There are few DUI police reports that do not indicate that the suspect's speech was slurred. Often the officer will have written a variation on a theme by describing the speech as "thick and slurred," "slurred and stuttering," or perhaps even "unintelligible."
This can prove a critical aspect of the DUI case: If the jury believes that the client was so intoxicated that his speech mannerisms were affected significantly, they will also conclude that he was so intoxicated that he could not safely operate a motor vehicle. But, again, there are a number of techniques that may be used in cross-examining the arresting officer on this issue.
First is the possibility that what the officer considered to be slurred, thick, or stuttering speech may, in fact, be the defendant's normal manner of speaking. As with other observations, a San Diego DUI lawyer defending a DUI client should establish in his questioning that the officer was unfamiliar with how he sounded on other occasions. Of course, the jury will then be expecting to hear exactly how the defendant does talk, and counsel should expect to produce him for direct testimony or possibly lose credibility with the jury.
It should be noted that, as with police observations of flushed face, bloodshot eyes, etc., counsel should ask defense witnesses their opinion about the defendant's appearance and behavior. Although in the majority of cases the defendant will be alone at the time of his DUI arrest, it will be a rare situation in which he cannot produce at least one friend or associate with whom he spent some time during the hour preceding the arrest. Even a spouse or friend who posts bail for him may help, if he or she was able to observe him within an hour or so after the arrest.
In preparing for cross-examination of the officer, counsel should examine carefully the DUI arrest report for errors or inconsistencies. But it should also be studied for the possible effect its form may have on the officer's recorded observations. Many DUI police reports will not permit the officer to report simply in the narrative what he observed. Rather, specific questions will be posed by the form, and answers will be given with boxes next to them to be checked. The suggestiveness and limitation of this common police approach should be brought out to the jury.
For example, one large police department has a DUI form that has a section designated "Speech," followed by boxes next to the terms "no impairment," "slurred," and "incoherent." There is no room in the form for any other possibilities; the officer must choose one. Consider the effect of such a form questionnaire. Obviously, the officer is not going to check off the box entitled "no impairment"; in effect, this would be to invite criticism of his decision to arrest and would certainly be used as evidence of sobriety in court. "Incoherent" will probably not be checked, for this would be overdoing it; how would an officer explain being able to understand the defendant's answers to his questions? And this leaves only one box remaining to check: "slurred."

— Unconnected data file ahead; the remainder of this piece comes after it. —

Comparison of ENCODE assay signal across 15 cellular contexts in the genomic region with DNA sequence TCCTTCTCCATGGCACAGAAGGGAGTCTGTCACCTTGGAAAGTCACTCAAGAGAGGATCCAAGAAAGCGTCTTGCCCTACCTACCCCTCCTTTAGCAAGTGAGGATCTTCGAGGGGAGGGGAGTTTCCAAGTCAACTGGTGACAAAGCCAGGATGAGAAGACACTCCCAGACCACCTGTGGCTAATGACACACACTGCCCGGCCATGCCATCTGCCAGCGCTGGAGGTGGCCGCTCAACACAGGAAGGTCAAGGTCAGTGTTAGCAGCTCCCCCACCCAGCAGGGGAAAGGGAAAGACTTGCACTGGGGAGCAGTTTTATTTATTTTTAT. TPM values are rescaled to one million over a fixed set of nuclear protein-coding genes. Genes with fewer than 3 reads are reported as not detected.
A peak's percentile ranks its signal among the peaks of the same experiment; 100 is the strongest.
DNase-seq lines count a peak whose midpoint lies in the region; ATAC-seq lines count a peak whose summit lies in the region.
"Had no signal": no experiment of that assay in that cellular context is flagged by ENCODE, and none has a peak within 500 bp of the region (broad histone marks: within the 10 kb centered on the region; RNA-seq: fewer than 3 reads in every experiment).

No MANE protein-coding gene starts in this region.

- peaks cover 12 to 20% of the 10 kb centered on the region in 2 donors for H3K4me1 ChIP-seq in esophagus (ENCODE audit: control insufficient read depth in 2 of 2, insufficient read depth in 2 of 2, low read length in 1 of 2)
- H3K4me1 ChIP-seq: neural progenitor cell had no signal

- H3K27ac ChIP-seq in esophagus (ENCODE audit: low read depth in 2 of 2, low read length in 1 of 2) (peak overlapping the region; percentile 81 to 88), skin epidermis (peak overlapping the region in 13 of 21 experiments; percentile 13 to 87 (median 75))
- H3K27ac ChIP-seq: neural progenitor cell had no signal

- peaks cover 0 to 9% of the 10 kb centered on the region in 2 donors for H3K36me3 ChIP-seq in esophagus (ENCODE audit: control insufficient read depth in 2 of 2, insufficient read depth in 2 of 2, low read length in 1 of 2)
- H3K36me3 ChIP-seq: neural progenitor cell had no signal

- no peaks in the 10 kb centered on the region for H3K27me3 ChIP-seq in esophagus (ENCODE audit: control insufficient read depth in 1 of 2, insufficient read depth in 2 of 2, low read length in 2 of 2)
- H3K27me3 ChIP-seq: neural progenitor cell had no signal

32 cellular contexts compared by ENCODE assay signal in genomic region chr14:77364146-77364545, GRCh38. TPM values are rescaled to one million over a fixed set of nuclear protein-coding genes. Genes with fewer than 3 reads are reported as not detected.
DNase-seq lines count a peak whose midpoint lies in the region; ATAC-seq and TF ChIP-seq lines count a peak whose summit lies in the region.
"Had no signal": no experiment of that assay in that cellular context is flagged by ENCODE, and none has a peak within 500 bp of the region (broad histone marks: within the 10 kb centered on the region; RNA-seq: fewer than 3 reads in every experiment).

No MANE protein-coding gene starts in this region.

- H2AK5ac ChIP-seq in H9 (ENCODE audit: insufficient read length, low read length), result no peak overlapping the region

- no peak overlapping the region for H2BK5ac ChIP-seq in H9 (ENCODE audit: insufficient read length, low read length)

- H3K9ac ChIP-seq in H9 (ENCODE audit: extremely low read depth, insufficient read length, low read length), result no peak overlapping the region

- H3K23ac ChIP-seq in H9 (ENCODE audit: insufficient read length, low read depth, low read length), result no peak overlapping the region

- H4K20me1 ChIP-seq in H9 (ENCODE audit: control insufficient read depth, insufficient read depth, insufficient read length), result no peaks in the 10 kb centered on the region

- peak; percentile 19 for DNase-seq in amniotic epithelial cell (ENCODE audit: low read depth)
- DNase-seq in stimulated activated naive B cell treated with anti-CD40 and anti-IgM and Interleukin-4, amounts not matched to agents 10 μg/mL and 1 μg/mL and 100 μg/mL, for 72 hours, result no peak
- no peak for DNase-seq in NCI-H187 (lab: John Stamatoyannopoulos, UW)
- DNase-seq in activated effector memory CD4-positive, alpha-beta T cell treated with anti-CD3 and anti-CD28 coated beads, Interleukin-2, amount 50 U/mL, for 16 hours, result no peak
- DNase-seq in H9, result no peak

Perhaps the most effective line of interrogation in DUI trials involves the situation in which the officer has testified that the defendant's speech was "incoherent," "confused," or so "slurred" as to be incomprehensible. Certainly, counsel should attempt to lead the officer into characterizing the speech as being so slurred as to be nearly impossible to understand. After this preparation, counsel should lay another foundation, preferably removed in time in order not to disclose the tactic, by asking the officer a long series of questions concerning the questions asked of the defendant during the DUI investigation and at the police station. There will be no shortage of such questions; the client will probably have been asked dozens of questions concerning his drinking, his physical condition, who he is, where he lives and works, etc. After asking a few such questions committing the officer, the inquiries should be followed by a question to the effect of "And you understood that his telephone number was 482-5713?" Obviously, the officer will have to confirm this: He recorded the information accurately in the report. After a long, even exaggerated, series of such questions, counsel should ask the officer just what was confused or difficult to understand about his client's speech.
San Diego DUI is a legal resource for the accused to counter the influence of extremist groups advocating unfair laws, destruction of constitutional rights and a new era of prohibition. The National Motorists Association's website discusses such drunk driving issues as unconstitutional roadblocks, misuse of blood alcohol tests, harsh criminal punishment, and "automatic" driver's license suspensions.